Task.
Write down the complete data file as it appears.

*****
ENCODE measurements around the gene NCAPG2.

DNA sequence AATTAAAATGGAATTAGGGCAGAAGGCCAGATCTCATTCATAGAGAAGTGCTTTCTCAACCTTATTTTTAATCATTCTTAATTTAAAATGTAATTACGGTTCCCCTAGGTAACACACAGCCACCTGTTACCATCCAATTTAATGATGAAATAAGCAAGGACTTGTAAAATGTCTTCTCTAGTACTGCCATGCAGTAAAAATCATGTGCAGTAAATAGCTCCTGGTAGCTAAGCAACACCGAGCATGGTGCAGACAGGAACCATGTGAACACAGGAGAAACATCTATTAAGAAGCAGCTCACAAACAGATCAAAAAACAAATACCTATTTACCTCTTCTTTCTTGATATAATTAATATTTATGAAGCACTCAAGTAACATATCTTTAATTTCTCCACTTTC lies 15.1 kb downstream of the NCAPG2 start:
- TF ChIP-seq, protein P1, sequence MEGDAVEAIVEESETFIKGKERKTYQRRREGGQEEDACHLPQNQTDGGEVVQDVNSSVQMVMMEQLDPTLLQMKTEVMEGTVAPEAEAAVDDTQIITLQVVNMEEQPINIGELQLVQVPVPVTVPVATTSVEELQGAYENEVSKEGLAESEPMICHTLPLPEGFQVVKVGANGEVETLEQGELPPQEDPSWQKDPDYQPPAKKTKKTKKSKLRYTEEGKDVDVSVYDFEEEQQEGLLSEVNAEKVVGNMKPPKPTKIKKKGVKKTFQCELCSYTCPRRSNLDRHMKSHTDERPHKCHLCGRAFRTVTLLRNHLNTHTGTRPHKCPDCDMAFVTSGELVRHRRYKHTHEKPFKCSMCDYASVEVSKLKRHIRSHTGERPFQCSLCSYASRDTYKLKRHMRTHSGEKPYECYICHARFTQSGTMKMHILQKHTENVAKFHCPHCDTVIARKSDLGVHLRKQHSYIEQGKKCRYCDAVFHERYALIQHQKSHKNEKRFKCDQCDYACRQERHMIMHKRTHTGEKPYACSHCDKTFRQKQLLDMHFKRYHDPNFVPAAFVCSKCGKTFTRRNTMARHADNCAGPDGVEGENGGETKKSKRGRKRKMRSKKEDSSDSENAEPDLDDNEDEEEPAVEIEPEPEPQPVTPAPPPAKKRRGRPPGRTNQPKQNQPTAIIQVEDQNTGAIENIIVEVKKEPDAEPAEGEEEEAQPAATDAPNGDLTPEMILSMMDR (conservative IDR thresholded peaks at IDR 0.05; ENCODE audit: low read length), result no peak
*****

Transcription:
ENCODE measurements around the gene NCAPG2.

DNA sequence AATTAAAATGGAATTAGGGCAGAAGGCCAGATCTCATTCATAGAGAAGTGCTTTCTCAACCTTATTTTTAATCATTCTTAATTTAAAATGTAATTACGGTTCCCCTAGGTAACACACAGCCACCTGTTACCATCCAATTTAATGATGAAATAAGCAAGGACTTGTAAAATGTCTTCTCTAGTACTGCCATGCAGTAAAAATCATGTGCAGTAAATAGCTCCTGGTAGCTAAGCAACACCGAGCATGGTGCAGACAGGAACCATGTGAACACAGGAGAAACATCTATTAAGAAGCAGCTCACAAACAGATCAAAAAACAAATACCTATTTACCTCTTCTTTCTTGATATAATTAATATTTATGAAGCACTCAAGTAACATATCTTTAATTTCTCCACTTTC lies 15.1 kb downstream of the NCAPG2 start:
- TF ChIP-seq, protein P1, sequence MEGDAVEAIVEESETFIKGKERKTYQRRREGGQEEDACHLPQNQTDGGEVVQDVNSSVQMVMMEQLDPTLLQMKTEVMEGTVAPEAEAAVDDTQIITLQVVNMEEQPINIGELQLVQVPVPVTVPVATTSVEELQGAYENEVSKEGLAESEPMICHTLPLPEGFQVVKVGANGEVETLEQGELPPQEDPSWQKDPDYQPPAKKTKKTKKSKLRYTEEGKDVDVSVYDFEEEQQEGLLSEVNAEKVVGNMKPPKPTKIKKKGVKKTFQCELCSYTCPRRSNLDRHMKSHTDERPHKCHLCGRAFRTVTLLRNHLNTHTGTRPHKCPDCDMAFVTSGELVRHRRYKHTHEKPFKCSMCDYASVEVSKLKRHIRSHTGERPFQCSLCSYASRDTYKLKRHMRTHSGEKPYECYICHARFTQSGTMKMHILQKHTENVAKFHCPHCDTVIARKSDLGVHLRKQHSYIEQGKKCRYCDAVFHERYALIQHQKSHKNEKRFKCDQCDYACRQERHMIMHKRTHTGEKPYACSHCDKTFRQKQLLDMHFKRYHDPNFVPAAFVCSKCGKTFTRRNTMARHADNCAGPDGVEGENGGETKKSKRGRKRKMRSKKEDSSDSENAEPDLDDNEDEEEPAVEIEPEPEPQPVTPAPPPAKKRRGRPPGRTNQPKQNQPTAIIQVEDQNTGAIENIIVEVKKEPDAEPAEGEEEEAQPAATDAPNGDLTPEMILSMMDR (conservative IDR thresholded peaks at IDR 0.05; ENCODE audit: low read length), result no peak